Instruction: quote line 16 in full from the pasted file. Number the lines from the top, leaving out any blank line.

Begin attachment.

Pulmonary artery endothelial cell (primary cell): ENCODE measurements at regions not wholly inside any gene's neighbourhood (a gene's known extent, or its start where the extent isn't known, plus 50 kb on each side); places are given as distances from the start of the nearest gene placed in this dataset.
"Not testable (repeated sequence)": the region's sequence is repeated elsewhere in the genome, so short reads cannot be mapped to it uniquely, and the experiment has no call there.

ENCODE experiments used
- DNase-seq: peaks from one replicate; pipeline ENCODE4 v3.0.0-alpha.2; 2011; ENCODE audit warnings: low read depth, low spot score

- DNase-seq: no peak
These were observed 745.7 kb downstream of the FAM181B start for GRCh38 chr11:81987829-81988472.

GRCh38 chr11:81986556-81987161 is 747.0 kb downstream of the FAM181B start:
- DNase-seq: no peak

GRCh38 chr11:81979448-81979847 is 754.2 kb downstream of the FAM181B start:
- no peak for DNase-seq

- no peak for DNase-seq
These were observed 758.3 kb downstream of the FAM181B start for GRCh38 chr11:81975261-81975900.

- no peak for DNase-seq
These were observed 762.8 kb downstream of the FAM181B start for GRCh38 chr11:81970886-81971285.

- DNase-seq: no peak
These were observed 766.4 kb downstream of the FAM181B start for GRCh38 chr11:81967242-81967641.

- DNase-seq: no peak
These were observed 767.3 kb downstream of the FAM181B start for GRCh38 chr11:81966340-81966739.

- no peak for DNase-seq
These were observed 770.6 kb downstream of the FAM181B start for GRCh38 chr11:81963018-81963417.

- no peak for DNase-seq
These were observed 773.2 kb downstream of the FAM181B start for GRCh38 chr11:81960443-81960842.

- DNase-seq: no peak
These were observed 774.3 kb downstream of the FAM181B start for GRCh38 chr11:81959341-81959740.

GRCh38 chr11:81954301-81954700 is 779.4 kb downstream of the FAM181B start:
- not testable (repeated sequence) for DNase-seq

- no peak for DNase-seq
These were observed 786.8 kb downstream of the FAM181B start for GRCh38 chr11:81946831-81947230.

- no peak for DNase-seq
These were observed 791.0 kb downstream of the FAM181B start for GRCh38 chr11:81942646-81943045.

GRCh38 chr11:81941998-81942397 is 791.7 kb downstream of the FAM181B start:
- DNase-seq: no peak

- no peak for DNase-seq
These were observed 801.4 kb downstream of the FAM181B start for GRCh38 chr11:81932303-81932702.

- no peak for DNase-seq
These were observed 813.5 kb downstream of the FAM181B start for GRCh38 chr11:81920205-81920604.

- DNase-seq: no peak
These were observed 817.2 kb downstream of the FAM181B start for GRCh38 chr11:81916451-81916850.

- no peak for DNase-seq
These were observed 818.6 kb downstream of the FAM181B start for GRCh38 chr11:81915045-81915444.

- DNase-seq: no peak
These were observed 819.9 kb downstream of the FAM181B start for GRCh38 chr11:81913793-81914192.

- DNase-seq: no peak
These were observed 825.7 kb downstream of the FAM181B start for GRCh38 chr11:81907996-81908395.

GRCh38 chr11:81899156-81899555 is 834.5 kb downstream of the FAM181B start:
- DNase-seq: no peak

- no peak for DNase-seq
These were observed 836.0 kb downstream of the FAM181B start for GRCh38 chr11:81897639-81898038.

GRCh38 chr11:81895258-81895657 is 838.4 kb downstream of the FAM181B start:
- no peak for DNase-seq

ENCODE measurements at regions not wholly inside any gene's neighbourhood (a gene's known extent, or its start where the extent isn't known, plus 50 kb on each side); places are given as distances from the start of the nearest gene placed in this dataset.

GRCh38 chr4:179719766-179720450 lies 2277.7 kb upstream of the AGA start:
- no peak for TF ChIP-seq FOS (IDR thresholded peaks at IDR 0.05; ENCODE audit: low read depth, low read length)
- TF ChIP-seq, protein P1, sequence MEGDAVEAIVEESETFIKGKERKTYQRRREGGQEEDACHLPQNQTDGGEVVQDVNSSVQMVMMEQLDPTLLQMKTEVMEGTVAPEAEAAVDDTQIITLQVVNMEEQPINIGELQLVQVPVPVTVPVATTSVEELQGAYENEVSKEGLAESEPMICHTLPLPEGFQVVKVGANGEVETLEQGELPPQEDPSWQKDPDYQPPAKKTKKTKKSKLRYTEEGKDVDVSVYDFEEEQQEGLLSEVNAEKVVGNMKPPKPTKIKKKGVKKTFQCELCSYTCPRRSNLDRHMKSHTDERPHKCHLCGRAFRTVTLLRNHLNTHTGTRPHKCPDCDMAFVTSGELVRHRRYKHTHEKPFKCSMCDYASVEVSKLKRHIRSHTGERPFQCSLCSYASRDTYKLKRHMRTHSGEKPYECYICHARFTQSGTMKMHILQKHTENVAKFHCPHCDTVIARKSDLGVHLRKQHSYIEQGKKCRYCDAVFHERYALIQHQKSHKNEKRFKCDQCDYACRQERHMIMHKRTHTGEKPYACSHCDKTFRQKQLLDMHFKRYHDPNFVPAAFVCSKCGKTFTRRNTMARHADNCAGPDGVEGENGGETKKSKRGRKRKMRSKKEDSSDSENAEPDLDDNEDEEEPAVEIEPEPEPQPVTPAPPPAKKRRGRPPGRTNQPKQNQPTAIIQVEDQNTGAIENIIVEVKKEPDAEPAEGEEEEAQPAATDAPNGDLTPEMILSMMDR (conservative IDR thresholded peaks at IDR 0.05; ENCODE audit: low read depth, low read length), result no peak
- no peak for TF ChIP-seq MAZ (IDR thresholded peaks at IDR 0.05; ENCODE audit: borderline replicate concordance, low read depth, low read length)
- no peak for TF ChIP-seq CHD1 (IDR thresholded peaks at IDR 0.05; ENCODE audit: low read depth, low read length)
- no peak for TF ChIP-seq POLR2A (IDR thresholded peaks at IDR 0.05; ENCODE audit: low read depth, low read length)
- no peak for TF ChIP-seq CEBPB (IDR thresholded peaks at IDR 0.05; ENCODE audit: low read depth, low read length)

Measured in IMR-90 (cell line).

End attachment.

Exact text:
These were observed 766.4 kb downstream of the FAM181B start for GRCh38 chr11:81967242-81967641.